RICHMOND — Gov. Ralph Northam on Wednesday outlined Virginia’s detailed plan for distributing COVID-19 vaccines.
“Getting Virginians vaccinated against COVID-19 is the best way to end this pandemic, rebuild our economy, and move our commonwealth forward,” Northam said.
The Northam administration has chosen to put front line health care workers — including emergency medical technicians — and long-term care residents in the top-tier priority group for immunizations. The initial group covers an estimated 500,000 people.
That decision is based on federal recommendations. About 40 percent of deaths in the United States attributed to COVID-19 have occurred among residents of nursing homes or assisted-living facilities, Northam said.
Next in line for vaccines will be essential workers and people 75 and older. The state estimates that there are about 2 million people in this group.
First responders, teachers, daycare workers, frontline essential workers in manufacturing, agriculture, food and grocery, public transit, and mail carriers will fall under the essential worker category, the governor said. Persons 75 and older will also be included in this grouping. The state estimates that this group will include 1.2 million people.
The governor said the state’s 285,000 teachers and childcare workers are a top priority for receiving the vaccine so schools can open as soon as possible.
The next group will be people 65 and older and workers in fields like transportation, food service, construction and energy. They represent another 2.5 million people, Northam said.
“People who are most at-risk first, then we will move quickly to essential workers, whose jobs can help get everyone back to work and back to normal again,” Northam said of the overall plan.
The three initial groups represent more than 50 percent of Virginia’s population.
In his remarks to the media Wednesday, the governor urged hospitals and health care providers with supplies of the vaccine to administer what they have.
“Use it or lose it. No one wants to see any supplies getting unused,” Northam said.
If a vaccine provider fails to use its full allotment, then its next shipment will be reduced.
“Doses will be allocated to places that need them,” the governor said.
As of Wednesday, Northam said Virginia is receiving about 110,000 doses of the COVID-19 vaccine a week, which works out to about 14,000 doses a day.
He said to get Virginian’s two shots later this year, they will need to double those numbers to giving 25,000 shots a day.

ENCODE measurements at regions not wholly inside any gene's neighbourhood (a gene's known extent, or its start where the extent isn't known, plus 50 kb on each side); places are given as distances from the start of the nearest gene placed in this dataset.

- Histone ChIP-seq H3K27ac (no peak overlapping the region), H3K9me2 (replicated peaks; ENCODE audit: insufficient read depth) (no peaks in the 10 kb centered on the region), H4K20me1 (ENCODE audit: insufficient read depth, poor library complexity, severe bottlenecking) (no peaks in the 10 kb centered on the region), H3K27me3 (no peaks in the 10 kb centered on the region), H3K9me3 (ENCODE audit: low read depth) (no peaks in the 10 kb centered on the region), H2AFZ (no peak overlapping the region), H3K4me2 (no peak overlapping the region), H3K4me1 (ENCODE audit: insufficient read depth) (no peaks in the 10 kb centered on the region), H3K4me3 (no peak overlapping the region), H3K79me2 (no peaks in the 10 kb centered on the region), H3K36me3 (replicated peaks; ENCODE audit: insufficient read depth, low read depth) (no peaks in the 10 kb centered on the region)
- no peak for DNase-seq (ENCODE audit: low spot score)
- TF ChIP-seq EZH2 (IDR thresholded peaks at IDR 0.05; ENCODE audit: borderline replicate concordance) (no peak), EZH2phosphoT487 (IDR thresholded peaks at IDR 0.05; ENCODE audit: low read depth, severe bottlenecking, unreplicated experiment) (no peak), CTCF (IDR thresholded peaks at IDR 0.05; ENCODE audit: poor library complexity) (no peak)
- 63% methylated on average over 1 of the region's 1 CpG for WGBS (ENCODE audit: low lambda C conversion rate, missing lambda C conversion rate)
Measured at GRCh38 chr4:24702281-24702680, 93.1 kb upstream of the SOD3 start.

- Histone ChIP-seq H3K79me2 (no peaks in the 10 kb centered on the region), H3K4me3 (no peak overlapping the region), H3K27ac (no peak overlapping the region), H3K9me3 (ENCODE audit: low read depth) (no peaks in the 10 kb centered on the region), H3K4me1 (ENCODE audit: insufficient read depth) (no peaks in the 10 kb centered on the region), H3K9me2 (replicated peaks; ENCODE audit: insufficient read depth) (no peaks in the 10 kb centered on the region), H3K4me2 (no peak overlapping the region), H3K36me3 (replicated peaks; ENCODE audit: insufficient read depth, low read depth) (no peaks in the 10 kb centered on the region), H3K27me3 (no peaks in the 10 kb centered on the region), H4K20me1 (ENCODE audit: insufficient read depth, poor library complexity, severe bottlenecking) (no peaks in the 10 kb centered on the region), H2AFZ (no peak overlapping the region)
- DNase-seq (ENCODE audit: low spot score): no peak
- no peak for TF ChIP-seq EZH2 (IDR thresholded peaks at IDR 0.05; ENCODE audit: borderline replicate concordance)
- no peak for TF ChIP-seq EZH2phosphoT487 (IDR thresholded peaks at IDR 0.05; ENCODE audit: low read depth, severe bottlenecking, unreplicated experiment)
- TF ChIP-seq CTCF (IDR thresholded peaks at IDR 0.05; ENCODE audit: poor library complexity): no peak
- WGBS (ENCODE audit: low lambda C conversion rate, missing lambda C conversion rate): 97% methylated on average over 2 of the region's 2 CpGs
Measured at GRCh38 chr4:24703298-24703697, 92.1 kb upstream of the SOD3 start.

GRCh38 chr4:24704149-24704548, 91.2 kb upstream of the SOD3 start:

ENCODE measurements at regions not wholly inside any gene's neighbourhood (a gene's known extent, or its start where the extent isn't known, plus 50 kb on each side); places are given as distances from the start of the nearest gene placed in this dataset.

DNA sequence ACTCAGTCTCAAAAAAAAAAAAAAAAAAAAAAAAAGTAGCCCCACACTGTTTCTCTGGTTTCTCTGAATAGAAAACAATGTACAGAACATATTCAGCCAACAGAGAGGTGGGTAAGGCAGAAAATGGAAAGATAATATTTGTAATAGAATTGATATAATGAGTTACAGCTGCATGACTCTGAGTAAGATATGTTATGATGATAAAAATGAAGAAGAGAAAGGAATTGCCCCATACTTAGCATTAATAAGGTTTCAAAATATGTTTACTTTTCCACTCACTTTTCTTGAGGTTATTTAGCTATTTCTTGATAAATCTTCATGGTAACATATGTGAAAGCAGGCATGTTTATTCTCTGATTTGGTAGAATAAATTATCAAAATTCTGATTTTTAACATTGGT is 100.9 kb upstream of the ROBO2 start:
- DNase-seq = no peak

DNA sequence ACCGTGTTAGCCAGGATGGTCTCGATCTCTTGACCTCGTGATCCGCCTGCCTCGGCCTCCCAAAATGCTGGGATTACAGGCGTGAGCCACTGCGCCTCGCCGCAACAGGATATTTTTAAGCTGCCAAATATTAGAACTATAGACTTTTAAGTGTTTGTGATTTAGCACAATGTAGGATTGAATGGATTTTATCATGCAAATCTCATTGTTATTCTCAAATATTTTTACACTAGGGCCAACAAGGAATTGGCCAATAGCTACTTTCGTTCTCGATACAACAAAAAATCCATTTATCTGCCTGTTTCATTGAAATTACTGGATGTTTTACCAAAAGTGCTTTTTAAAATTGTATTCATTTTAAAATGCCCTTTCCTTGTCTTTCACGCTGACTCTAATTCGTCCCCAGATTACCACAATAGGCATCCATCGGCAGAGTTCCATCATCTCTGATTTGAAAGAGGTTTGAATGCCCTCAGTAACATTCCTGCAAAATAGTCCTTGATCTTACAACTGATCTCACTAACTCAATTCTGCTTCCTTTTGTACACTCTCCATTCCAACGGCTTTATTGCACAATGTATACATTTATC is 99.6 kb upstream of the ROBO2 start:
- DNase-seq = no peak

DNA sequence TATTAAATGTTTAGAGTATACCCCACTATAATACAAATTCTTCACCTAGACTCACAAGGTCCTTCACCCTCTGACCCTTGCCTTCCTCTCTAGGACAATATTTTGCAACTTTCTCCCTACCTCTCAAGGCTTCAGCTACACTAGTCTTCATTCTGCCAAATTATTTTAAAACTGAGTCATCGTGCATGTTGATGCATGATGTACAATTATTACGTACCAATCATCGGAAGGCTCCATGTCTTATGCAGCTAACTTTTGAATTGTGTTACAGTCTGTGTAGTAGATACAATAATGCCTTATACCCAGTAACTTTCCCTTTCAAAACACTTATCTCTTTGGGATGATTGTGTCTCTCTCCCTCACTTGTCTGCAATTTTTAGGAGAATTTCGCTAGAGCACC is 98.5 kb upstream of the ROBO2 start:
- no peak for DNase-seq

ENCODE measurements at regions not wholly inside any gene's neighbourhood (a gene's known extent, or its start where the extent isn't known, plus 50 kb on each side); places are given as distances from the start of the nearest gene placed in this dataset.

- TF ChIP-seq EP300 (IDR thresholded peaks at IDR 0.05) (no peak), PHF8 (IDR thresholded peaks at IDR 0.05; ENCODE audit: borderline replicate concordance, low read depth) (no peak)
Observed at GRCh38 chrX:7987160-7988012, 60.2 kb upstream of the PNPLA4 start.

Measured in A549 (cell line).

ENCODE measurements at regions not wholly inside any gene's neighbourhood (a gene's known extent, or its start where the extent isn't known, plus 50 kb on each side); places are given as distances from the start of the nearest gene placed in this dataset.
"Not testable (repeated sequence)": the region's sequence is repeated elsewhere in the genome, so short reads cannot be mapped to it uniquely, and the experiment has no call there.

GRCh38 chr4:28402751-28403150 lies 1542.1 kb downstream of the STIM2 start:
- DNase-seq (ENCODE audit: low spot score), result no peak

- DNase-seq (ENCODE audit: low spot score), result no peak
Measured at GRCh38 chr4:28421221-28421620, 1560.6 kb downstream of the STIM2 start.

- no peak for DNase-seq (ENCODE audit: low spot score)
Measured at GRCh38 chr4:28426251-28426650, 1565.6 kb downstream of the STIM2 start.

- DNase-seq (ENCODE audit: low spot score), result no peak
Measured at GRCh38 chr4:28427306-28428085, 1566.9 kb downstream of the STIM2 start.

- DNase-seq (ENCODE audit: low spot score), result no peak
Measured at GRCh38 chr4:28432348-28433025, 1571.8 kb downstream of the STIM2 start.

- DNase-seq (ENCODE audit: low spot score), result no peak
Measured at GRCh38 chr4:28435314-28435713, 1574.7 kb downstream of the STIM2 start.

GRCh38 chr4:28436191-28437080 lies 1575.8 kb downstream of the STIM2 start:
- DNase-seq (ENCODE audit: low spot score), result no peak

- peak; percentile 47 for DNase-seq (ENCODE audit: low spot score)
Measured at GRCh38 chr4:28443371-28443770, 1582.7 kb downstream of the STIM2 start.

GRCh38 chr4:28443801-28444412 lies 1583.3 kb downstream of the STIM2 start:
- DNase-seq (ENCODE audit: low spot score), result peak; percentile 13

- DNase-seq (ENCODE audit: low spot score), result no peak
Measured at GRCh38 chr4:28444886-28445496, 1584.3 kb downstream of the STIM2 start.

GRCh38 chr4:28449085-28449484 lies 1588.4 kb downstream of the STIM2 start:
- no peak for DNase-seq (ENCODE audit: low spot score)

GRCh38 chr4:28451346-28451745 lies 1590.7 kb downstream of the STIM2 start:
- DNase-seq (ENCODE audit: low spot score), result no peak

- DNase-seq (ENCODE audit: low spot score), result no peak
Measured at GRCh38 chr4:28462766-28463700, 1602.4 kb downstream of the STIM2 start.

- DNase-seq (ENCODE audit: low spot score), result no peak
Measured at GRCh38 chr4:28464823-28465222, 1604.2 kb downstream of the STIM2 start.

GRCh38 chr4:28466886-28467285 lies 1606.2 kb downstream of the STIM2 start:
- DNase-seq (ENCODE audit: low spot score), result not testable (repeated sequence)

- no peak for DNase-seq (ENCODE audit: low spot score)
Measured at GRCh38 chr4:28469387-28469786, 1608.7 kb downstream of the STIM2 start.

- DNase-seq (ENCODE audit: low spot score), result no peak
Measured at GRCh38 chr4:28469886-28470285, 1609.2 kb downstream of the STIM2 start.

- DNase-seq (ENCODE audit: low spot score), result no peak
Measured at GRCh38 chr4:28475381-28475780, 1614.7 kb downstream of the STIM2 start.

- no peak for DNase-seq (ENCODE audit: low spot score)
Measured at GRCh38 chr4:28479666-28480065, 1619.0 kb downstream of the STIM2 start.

He said with about 8.5 million people in the state, 17 million doses of vaccine will be needed to get everyone vaccinated, considering that two shots are part of the vaccine for each person who gets it.
Northam’s goal is to have all Virginians vaccinated by summer.
“This prioritization is very complex,” Northam said. “We will have a lot more specifics in the days ahead.”
As of Wednesday, Virginia had vaccinated more than 115,000 people over a three-week period. Approximately 2,000 people had received the second shot of the vaccine.
“We are making progress, but there is no question we need to speed the process up,” Northam said.
Northam announced the appointment of Dr. Danny T.K. Avula to lead vaccination efforts in Virginia.
Avula, who serves as director of the Richmond City and Henrico County Health Departments, will coordinate work between state officials, local health departments, hospitals and private providers.
Dr. Norman Oliver, the state’s health commissioner, said more than 2,000 providers in the state have registered with the Centers for Disease Control and Prevention to become vaccinators. In addition, the state has entered into memorandums of understanding with approximately 120 pharmacies to distribute vaccines.
Meanwhile, the governor noted that the current level of COVID-19 cases are four times higher than in the spring of 2020, and he urged all Virginians to receive the vaccine as it becomes available.
“These vaccines are literally our path forward,” he said.
A University of Virginia forecast model said COVID-19 cases may peak in the state around Valentine’s Day, which is Feb. 14.
“It could be even longer, so we have a long winter ahead of us,” Northam said, while again stressing the need for people to wear face coverings, maintain six feet of social distance and wash their hands frequently.
“There are new strains of the virus now that are even more contagious,” he said.
A new variant of the virus, which originated in the United Kingdom, has made its way to the United States. Cases of the virus have been confirmed in four U.S. states.
Another strain that originated in South Africa is also beginning to spread to other countries.
Neither of those strains has been detected in Virginia, so far.
The Virginian Review has been serving Covington, Clifton Forge, Alleghany County and Bath County since 1914.